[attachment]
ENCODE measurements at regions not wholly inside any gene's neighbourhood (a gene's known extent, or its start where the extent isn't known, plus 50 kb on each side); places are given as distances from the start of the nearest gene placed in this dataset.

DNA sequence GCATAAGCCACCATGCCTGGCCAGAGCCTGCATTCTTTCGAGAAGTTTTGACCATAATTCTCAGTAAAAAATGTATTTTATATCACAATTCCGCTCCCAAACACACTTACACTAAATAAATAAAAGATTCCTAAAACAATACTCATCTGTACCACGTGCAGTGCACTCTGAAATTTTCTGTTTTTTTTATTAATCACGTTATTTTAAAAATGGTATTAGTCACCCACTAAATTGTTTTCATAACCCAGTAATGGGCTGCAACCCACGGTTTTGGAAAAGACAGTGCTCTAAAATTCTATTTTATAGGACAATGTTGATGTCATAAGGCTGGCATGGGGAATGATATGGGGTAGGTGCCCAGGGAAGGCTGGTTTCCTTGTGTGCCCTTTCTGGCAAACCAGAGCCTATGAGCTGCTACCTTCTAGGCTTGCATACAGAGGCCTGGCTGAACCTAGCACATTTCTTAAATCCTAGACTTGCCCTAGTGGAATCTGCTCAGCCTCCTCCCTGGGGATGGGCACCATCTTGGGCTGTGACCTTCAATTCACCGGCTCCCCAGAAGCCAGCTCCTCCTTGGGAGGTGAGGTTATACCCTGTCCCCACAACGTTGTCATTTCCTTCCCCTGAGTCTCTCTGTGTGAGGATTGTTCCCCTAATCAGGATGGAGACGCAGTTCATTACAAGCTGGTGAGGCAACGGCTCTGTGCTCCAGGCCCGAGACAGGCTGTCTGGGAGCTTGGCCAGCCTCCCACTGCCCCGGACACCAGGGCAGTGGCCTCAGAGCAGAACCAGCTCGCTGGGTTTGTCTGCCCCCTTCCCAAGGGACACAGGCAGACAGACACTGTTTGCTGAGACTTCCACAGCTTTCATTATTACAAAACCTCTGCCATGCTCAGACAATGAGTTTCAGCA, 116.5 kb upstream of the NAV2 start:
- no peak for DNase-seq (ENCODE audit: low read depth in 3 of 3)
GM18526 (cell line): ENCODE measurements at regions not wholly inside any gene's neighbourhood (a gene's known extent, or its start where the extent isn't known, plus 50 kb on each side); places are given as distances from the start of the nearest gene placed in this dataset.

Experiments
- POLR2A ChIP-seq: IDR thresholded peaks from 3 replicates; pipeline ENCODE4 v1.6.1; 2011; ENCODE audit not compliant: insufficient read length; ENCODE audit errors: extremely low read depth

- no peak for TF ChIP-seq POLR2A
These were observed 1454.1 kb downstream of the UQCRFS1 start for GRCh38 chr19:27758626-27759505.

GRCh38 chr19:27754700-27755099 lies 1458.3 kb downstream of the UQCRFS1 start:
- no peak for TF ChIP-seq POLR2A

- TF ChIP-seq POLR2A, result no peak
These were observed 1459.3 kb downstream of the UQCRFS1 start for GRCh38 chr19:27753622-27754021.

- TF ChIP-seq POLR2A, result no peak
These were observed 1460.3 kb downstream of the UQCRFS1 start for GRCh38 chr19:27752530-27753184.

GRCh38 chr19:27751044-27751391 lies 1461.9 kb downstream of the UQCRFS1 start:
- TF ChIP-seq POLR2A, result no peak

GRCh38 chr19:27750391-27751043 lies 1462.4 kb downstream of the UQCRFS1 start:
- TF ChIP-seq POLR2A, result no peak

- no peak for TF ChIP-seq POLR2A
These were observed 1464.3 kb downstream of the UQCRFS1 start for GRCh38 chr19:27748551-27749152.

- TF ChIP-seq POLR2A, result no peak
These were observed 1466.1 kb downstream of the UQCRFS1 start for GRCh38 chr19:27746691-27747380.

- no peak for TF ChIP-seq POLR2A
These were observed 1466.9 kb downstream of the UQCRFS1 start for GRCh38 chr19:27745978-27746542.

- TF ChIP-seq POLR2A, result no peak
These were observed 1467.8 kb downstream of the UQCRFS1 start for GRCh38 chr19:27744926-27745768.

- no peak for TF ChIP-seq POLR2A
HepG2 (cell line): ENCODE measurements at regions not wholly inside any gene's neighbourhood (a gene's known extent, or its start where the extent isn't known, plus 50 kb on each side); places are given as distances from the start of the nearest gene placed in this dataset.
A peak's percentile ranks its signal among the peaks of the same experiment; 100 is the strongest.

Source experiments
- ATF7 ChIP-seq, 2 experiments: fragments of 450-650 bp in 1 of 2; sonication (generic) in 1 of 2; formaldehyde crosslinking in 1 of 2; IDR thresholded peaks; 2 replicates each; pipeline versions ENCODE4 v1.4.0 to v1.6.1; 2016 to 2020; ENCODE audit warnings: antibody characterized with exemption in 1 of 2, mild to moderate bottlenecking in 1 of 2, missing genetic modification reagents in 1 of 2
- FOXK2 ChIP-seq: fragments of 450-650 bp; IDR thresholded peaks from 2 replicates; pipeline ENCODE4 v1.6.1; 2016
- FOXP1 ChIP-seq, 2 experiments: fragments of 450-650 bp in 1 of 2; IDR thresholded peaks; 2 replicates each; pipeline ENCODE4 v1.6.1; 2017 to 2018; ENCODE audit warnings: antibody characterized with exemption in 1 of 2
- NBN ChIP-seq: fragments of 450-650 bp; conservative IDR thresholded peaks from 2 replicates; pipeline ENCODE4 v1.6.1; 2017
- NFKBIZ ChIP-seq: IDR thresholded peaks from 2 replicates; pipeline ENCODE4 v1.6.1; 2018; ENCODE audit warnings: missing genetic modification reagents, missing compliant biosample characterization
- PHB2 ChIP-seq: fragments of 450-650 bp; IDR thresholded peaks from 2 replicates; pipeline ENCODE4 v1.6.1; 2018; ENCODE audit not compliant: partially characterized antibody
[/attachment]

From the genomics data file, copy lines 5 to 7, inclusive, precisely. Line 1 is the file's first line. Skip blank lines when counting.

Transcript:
Experiments
- POLR2A ChIP-seq: IDR thresholded peaks from 3 replicates; pipeline ENCODE4 v1.6.1; 2011; ENCODE audit not compliant: insufficient read length; ENCODE audit errors: extremely low read depth

- no peak for TF ChIP-seq POLR2A